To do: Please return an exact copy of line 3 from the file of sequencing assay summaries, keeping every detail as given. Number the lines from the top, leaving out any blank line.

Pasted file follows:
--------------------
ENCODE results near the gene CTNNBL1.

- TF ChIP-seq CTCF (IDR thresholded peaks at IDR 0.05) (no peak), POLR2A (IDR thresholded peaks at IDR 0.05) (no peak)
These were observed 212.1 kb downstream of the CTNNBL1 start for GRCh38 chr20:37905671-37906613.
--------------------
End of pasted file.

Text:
These were observed 212.1 kb downstream of the CTNNBL1 start for GRCh38 chr20:37905671-37906613.